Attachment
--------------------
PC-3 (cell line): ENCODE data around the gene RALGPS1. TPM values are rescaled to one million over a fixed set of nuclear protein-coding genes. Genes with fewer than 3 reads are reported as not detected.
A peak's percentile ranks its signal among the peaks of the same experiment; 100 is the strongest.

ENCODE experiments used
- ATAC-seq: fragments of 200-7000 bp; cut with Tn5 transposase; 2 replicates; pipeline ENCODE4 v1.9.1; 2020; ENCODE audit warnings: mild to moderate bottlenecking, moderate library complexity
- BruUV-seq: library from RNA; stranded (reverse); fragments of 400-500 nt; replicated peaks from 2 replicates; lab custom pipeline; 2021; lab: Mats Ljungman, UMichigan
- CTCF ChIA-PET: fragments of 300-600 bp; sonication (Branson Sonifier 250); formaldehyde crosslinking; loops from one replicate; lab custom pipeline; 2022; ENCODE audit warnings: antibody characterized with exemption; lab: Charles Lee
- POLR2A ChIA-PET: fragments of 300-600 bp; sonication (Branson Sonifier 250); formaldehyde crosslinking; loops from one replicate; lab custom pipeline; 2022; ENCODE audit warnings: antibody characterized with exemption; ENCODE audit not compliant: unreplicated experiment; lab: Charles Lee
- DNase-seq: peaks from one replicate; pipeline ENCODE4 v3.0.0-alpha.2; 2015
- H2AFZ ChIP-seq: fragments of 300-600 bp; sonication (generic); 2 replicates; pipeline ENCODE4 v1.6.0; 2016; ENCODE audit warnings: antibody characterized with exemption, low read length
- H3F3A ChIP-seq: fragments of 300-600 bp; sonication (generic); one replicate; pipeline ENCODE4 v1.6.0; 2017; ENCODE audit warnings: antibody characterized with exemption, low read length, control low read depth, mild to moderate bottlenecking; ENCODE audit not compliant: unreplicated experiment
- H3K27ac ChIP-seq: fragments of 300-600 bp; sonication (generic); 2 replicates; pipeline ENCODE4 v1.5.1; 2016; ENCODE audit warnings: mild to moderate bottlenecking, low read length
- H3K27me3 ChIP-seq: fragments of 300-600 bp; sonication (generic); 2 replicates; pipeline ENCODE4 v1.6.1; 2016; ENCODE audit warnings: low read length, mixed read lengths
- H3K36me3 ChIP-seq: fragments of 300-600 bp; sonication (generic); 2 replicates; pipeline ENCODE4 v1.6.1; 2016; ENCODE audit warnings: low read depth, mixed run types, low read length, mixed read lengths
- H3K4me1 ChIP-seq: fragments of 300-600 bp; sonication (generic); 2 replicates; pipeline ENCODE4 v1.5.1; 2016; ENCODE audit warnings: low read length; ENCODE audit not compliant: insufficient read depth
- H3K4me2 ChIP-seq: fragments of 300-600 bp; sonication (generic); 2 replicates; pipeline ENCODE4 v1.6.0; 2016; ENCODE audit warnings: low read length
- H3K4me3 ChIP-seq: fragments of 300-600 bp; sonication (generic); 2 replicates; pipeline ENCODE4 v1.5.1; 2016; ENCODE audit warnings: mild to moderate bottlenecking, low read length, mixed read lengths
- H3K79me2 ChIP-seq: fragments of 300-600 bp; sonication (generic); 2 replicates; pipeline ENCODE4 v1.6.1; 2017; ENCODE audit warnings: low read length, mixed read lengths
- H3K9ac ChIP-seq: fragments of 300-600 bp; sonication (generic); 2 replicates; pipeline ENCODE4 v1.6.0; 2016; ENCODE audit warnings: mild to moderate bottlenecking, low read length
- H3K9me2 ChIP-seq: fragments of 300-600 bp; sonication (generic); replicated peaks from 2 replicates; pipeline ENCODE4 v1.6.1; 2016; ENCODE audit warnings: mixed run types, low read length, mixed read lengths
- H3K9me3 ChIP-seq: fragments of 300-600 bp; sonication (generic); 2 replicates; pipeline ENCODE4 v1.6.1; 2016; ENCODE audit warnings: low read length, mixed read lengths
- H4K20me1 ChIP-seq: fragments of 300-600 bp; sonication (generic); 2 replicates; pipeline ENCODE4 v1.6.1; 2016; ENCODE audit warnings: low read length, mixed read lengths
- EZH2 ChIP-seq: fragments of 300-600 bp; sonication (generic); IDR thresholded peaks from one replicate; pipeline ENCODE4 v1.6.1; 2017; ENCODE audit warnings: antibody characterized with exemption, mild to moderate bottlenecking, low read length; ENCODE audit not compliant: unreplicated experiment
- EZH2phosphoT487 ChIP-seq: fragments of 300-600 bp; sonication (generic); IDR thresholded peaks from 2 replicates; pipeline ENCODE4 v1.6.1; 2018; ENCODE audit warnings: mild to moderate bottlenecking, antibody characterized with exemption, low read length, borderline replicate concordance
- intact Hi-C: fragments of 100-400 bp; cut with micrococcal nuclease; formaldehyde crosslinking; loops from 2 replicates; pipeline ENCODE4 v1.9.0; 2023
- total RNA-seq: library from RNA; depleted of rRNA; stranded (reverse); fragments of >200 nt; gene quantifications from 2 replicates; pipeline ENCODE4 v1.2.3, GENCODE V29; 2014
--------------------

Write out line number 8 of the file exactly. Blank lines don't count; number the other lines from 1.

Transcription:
- DNase-seq: peaks from one replicate; pipeline ENCODE4 v3.0.0-alpha.2; 2015